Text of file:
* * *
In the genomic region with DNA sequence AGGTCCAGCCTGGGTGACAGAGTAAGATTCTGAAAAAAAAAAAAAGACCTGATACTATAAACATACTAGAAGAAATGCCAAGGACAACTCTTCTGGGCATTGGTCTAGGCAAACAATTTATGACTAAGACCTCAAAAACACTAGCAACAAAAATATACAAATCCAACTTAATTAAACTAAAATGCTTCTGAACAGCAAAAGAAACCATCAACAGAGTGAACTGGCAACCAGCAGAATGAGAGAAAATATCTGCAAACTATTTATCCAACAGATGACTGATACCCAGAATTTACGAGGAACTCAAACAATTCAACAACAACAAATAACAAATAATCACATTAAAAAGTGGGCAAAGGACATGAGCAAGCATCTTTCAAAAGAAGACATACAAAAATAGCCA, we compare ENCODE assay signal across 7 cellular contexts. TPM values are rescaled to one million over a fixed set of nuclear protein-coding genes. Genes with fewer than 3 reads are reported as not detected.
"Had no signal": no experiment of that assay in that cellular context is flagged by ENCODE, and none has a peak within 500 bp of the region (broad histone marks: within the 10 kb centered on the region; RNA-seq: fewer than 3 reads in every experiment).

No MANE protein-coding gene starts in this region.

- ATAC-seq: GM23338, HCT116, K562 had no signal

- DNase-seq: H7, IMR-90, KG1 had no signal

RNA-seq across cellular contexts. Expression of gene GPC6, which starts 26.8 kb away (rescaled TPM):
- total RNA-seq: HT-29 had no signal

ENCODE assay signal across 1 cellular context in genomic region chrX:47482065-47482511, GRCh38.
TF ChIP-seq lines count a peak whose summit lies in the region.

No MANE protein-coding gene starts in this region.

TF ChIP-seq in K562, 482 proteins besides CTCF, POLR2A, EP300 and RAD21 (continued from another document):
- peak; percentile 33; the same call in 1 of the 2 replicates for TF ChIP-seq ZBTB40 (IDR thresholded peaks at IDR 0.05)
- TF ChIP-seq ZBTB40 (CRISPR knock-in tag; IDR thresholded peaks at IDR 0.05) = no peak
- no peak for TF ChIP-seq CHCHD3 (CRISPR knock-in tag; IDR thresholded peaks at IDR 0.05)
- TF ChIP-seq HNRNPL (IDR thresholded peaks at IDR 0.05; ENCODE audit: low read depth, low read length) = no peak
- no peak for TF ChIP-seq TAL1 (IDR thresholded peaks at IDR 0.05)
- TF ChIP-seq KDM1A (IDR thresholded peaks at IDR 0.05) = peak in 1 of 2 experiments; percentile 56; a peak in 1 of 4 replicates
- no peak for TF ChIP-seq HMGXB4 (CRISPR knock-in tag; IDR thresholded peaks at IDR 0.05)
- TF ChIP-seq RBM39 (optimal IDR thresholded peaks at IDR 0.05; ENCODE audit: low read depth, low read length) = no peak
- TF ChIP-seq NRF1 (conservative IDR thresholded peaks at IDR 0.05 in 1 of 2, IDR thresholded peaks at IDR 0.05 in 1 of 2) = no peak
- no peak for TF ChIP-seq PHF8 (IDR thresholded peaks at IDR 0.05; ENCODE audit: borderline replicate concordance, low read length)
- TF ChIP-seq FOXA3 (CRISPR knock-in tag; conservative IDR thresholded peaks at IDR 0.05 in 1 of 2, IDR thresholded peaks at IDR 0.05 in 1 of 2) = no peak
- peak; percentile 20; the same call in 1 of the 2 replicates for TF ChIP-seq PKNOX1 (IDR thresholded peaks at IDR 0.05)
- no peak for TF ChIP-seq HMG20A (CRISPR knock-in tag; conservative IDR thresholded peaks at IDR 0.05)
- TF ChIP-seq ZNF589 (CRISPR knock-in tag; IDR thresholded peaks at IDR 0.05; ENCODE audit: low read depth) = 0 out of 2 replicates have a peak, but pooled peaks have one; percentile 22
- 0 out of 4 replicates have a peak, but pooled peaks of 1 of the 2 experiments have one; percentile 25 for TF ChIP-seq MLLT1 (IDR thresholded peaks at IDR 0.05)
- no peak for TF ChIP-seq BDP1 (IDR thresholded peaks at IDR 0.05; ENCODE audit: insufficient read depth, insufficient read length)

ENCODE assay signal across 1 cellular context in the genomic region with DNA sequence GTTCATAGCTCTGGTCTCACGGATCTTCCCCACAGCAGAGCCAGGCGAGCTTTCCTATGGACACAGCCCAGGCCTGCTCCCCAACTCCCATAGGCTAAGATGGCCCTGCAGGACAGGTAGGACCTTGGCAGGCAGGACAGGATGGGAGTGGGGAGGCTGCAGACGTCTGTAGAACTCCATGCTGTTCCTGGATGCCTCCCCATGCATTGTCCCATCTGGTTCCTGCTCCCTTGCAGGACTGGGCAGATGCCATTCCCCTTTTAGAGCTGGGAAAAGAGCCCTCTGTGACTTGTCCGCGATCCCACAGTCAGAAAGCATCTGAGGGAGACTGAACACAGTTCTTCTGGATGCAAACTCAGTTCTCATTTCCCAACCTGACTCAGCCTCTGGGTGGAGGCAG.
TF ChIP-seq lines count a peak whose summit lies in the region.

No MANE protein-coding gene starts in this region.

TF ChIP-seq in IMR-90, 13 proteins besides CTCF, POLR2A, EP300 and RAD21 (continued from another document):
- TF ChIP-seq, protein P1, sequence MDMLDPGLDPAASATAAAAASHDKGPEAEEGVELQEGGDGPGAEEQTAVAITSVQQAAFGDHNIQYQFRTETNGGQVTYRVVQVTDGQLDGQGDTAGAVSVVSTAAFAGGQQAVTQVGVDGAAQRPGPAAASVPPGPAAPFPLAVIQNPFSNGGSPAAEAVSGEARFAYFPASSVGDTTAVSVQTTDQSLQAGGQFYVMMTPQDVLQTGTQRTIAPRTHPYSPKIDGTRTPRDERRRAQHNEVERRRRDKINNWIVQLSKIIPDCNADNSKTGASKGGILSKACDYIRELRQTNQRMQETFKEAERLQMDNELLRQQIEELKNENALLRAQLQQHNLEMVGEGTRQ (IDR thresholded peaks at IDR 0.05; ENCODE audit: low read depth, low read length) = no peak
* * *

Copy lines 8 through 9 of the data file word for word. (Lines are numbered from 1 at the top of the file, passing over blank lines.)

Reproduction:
ENCODE assay signal across 1 cellular context in genomic region chrX:47482065-47482511, GRCh38.
TF ChIP-seq lines count a peak whose summit lies in the region.